Chargers 2016 positional grades: Wide Receiver
By Travis Wakeman
Its time for my latest installment of positional grades for the prior season for the Chargers, as I will look at the wide receiver position. After grading each receiver on the team based on their performance this past season, I will give the position an overall grade.
The Chargers had a slew of injuries this past season, but the wide receiver corps was hit as hard as any position.
Stevie Johnson was lost for the season during training camp and Keenan Allen was lost for the year in the first half of the season opener, forcing the Chargers to go most of the year without two of their top three targets in the passing game.
Still, Philip Rivers managed to get good production out of what he had to work with. Let’s take a look at how they graded out.
Many fans were excited about what Tyrell Williams could do coming into this season, and he contributed in a big way. In fact, he became Rivers’ No. 1 target in the passing game.
Williams finished the season with 69 receptions for 1,054 yards and seven touchdowns. However, he did have some costly drops and was targeted 120 times, meaning he caught just a little more than half the passes that were thrown to him.
At the same time, he had 19 catches go for 20 yards or more and 48 catches that resulted in a first down. For an undrafted player in just his second season, he played quite well.
Travis Benjamin wasn’t terrible, but I know I expected a little more out of him this season after the Chargers wasted no time to sign him once the free-agent signing period began.
He caught just 47 passes on the year and had four touchdowns. He lost two fumbles, including one in a game against the New Orleans Saints that pretty much cost the Chargers that game.
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He didn’t contribute much as a return man either, probably because the didn’t want to risk him taking unnecessary hits, but that was a mistake as well, as Benjamin can be explosive returning kicks and punts.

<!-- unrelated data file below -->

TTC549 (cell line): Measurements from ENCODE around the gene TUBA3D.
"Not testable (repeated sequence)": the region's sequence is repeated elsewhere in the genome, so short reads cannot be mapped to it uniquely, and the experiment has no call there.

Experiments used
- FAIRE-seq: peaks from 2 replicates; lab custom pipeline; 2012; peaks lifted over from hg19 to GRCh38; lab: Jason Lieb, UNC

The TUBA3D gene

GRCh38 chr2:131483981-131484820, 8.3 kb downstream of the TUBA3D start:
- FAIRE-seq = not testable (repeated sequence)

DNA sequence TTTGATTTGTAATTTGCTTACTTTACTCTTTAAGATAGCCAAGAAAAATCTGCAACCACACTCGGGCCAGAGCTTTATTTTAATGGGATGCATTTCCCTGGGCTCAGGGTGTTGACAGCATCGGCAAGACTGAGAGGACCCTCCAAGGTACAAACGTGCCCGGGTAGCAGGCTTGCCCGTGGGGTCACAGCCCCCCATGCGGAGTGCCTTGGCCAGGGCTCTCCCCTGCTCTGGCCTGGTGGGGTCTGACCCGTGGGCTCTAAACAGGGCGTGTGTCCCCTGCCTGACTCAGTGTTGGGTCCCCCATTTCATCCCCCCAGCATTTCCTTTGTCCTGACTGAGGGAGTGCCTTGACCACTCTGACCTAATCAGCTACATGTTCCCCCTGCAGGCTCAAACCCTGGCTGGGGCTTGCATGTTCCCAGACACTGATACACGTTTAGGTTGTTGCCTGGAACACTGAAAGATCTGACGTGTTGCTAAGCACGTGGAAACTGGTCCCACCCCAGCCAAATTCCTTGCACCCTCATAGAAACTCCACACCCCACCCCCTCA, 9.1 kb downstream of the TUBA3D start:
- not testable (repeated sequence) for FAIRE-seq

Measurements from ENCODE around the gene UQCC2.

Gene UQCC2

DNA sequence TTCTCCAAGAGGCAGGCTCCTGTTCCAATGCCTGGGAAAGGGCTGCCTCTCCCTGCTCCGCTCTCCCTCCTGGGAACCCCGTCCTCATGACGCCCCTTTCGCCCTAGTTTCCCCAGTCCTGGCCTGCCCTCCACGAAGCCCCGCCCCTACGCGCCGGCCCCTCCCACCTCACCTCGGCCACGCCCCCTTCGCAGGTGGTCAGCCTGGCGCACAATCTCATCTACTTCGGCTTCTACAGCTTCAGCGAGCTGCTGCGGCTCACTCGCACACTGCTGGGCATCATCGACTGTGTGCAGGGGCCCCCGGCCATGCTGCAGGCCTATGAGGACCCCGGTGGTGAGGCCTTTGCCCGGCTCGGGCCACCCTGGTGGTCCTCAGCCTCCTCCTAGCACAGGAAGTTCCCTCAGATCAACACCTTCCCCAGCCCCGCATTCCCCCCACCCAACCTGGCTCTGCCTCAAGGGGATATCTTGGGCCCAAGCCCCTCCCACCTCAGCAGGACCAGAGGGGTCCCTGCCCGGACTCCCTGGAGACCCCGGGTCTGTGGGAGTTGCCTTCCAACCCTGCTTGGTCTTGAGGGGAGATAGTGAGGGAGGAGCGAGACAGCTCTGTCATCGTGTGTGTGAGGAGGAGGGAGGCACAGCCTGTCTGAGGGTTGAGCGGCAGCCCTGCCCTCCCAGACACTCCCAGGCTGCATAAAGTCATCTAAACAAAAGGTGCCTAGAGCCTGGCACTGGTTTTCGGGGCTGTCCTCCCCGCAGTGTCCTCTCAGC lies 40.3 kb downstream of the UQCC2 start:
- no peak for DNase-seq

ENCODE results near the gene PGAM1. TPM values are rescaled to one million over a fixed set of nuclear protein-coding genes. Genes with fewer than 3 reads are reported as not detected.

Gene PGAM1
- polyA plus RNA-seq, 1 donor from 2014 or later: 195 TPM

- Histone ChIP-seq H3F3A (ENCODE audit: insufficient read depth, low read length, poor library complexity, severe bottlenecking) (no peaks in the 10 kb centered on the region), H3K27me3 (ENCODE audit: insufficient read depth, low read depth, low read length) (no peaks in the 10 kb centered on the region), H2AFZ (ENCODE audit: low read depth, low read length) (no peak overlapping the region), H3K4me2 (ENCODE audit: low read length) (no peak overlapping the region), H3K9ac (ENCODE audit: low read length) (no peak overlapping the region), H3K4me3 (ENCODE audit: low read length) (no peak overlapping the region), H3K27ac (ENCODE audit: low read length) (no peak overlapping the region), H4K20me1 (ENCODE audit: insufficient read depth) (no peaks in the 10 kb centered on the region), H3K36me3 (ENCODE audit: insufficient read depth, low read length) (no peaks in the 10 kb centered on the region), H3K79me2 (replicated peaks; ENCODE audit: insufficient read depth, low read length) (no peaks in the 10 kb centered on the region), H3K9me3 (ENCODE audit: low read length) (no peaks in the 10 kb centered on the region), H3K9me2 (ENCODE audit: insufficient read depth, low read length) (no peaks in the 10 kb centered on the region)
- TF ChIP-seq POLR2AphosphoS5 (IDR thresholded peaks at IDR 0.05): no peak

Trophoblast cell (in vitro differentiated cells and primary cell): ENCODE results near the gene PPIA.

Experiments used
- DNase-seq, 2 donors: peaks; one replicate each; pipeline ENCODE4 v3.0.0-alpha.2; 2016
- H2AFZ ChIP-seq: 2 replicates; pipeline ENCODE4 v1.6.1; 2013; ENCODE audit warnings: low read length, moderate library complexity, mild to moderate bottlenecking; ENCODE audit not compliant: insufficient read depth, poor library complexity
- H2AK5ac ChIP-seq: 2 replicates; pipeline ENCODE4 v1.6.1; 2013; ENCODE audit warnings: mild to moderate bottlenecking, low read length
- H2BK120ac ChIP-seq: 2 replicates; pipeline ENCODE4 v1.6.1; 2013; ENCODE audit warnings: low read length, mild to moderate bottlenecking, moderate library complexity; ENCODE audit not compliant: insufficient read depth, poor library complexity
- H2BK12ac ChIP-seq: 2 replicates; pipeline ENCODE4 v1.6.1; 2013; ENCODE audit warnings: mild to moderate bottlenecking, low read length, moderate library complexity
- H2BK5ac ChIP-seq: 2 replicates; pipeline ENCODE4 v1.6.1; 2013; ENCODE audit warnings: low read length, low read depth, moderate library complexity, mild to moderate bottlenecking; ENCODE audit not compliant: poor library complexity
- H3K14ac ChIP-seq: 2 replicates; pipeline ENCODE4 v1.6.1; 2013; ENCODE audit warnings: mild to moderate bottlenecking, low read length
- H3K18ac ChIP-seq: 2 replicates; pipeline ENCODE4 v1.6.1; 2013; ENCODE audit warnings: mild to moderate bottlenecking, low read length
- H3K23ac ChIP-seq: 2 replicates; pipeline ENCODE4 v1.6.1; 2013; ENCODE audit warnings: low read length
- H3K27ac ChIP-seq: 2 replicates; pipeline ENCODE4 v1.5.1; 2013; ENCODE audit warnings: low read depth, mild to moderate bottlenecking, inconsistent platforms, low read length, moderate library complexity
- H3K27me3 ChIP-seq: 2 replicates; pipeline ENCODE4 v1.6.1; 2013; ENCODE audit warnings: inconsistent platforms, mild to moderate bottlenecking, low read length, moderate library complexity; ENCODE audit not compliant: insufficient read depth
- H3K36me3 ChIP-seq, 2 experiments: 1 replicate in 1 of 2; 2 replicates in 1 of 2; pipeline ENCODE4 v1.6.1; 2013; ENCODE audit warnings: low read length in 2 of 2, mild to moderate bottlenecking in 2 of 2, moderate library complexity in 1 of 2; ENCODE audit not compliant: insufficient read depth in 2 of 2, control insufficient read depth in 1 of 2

If Benjamin was a disappointment, Dontrelle Inman was a pleasant surprise.
After catching just 47 passes in his first two seasons combined, Inman was second on the team with 58 receptions in 2016. He also had 810 yards receiving and four touchdown catches. He was targeted 94 times in the passing game, meaning he caught about 62 percent of the passes thrown toward him.
Had Allen and Johnson been healthy, Inman likely wouldn’t have seen the field all too often, but he sure made the most of his opportunity.
Griff Whalen was a receiver the team signed off the street after the injuries to Johnson and Allen, but he was never much of a factor.
Whalen, who spent time with the Indianapolis Colts and Miami Dolphins prior to coming to San Diego, caught two passes for 22 yards. He was released in November, which is telling, considering the team had so many injuries.
Perhaps the most excruciating sight of the entire 2016 NFL season was seeing Allen carted off the field at Arrowhead Stadium after tearing his ACL, tears in his eyes. After missing half of the 2015 season, this injury was especially tough for fans to digest.
Allen was off to a great start too, catching six passes for 63 yards in the first half. He probably would have had a 100-catch season, but it wasn’t meant to be.
Let’s all hope Allen makes a full recovery and plays in all 16 games next season.
Grade: I (Incomplete)
Overall Grade: C
Williams and Inman both gave the team solid seasons, but there were just too many injuries to overcome. Look for the Chargers to address the wide receiver position early in the upcoming NFL draft in an attempt to spark the passing game.